Everyday Feminism

We can all take action, however small.  Small actions add up.

Never doubt that a small group of thoughtful, committed, citizens can change the world. Indeed, it is the only thing that ever has.

― Margaret Mead

A tiny change today brings a dramatically different tomorrow.

– Richard Bach, One

There are many many excuses for not doing things, but there’s one huge overriding reason why we should.  The world is unfair and unequal and without action it will not change.  It is not in the interest of half the world’s population for things to change.  And when you include the women employed in industries which oppress women, the number who have financial interest in maintaining gender inequality increases.

Think of the people involved in fashion, beauty, magazines who spend so much time telling us and showing us that we are lesser citizens.  That we have to work harder, show up painted and adorned before we can take part in society.  It is a tool of oppressors.  And the more they think we are at risk of fighting back, the louder their message will be. If we start to question, they will amp up the volume.  Send out more and more messages which crush self worth.  Instead of rising together as a movement, we are beaten into our own, individual battles with ourselves.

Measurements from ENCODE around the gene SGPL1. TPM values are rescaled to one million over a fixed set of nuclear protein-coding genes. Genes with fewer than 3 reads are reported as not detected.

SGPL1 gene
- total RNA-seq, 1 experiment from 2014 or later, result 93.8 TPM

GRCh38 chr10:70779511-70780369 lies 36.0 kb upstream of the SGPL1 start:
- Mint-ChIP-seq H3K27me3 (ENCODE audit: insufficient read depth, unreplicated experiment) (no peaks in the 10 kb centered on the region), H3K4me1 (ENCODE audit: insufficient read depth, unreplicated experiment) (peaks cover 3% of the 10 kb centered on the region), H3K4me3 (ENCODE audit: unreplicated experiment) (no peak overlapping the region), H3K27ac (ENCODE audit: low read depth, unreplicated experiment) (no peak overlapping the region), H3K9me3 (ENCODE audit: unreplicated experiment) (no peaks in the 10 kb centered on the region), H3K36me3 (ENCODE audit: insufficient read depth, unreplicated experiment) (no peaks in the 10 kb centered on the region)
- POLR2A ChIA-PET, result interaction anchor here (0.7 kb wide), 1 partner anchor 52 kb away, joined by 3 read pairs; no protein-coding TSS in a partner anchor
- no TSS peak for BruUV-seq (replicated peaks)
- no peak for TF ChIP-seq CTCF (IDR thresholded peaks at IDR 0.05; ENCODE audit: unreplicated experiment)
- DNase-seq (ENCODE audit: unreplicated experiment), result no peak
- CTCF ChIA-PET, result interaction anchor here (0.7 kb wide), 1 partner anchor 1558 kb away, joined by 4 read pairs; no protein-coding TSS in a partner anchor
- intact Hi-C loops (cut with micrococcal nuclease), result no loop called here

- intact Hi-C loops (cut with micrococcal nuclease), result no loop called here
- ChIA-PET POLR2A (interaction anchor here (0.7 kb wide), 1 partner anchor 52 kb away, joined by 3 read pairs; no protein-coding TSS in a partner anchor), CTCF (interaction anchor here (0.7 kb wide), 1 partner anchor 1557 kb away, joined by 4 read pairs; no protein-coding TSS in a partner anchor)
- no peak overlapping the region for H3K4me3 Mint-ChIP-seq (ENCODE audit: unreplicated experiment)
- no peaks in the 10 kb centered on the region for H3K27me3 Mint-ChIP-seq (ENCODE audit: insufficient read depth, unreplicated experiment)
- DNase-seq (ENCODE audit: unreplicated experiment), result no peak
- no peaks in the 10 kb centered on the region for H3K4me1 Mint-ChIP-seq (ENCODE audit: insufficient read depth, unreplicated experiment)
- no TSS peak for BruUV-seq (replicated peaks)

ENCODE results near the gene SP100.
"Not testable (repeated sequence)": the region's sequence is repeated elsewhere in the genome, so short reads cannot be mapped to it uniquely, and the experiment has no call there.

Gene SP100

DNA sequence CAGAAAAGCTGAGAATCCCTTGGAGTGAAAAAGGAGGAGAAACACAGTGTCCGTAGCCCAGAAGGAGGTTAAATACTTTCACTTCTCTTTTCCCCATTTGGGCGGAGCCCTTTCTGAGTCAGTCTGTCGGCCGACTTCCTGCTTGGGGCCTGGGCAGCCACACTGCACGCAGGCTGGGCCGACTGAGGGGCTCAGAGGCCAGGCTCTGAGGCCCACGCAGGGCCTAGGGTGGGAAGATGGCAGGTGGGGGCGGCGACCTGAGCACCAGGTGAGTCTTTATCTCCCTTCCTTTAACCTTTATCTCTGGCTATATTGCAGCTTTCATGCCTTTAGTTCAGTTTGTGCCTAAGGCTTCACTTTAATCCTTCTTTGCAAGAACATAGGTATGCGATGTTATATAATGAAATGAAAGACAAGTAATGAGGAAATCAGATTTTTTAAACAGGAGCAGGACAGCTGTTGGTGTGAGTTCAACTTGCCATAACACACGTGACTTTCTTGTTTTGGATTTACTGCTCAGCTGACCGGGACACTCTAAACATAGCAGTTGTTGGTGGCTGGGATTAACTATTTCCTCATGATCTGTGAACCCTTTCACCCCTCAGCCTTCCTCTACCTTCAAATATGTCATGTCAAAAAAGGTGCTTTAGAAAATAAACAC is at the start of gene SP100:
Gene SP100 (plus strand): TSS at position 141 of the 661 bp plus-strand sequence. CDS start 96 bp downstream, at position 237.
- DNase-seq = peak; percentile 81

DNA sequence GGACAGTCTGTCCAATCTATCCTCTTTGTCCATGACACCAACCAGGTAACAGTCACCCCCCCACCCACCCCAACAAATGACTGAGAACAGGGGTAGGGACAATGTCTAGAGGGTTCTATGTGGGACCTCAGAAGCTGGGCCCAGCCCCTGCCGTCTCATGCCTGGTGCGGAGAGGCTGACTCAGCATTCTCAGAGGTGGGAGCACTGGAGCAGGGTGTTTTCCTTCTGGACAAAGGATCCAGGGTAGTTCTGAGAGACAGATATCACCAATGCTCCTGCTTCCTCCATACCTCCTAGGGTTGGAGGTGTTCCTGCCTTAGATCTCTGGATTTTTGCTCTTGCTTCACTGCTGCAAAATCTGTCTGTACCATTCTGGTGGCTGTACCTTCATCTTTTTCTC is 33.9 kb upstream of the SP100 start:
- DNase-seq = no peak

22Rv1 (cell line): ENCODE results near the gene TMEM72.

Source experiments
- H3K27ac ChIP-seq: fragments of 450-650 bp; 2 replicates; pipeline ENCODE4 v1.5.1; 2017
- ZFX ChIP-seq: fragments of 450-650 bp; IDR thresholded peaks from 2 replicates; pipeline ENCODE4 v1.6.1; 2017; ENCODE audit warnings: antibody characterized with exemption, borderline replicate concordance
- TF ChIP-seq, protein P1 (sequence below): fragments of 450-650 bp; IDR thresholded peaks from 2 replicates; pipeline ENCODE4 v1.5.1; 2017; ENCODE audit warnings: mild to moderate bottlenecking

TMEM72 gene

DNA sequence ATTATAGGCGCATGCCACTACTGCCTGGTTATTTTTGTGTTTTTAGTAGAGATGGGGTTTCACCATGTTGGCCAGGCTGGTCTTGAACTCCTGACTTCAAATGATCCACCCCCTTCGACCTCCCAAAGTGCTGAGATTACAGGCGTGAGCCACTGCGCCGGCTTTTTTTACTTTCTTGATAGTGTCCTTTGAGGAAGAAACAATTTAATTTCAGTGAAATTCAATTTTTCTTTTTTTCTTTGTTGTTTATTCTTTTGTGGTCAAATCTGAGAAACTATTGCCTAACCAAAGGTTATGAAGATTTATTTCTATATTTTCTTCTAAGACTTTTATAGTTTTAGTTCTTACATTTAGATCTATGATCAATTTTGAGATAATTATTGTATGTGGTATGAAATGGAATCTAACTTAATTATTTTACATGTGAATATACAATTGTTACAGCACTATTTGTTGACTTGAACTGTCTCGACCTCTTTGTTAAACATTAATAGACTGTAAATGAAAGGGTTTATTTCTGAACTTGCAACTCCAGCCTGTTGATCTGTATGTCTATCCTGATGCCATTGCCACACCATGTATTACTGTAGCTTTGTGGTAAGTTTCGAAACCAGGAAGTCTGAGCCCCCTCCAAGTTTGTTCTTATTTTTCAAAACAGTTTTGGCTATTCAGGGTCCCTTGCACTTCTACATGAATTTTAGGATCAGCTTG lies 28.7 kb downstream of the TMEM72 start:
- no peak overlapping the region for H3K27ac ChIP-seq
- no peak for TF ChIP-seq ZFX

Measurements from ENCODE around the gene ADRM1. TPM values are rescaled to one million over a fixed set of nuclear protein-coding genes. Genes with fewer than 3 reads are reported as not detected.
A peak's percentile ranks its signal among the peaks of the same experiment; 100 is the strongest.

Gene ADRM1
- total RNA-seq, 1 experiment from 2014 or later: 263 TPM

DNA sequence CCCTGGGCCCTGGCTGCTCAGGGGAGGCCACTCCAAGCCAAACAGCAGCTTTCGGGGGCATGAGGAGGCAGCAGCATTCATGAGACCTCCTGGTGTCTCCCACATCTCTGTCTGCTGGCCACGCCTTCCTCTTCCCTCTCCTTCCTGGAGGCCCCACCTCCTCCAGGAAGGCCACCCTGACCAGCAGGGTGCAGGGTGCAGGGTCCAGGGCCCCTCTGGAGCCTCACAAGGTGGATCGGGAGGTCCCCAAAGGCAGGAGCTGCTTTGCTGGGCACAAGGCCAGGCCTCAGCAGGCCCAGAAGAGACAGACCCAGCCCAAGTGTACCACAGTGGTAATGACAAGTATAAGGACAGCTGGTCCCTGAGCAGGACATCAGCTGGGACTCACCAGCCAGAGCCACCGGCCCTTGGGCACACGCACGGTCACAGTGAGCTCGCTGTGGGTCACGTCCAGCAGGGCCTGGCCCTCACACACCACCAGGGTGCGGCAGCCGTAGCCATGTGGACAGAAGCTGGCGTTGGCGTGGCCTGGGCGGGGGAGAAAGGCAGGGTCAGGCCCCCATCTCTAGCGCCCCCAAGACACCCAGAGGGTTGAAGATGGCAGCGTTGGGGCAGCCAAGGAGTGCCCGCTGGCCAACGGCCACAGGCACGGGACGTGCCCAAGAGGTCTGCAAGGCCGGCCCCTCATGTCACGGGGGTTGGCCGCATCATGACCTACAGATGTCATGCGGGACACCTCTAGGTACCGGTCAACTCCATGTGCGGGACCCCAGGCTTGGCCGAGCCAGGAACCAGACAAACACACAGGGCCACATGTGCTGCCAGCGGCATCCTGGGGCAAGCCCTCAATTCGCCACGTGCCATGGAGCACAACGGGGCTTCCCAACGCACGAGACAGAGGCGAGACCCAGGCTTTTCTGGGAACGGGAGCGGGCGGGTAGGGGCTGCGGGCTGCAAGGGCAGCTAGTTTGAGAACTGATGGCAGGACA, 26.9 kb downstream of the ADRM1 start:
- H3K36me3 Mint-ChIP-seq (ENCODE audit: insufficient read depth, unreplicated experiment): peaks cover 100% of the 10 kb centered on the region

Think of the power we have that we use to oppress ourselves and others, what if we used that differently?  If instead of repeating my own messages of self hate, what if I turned that out and used that voice to bring down the patriarchy?

Everyday Feminism: A small, everyday act which contributes to the aims of feminism and/or supports women.

I ran a workshop about this at a conference yesterday and some of the ideas we discussed were:

  • Replace gossip magazines in waiting rooms with magazines about something be it science, wildlife, cooking, writing, photography, anything with substance
  • Sticker over sexist graffiti, adverts etc
  • Use twitter and facebook to complain to companies but also to congratulate companies who are carrying out good practice
  • Boycott products with sexist advertising or packaging
  • Turn magazines with offensive covers round in shops
  • Mix up magazines, books and clothes in shops where they are labelled as “mens” and “womens”
  • Compliment someone on something other than their appearance or compliment them about about something different to the norm – great haircut in a fab shade of grey etc
  • Reframe problematic language
  • Tell people you are a feminist
  • Leave leaflets in books, public places, blu-taked on toilet doors
  • Be mindful of our own negative thoughts and behaviours
  • Don’t belittle yourself – “I’m just a…” “Can I just add something small to this debate…” etc
  • Do not apologise for yourself

If you have any other ideas, let me know.

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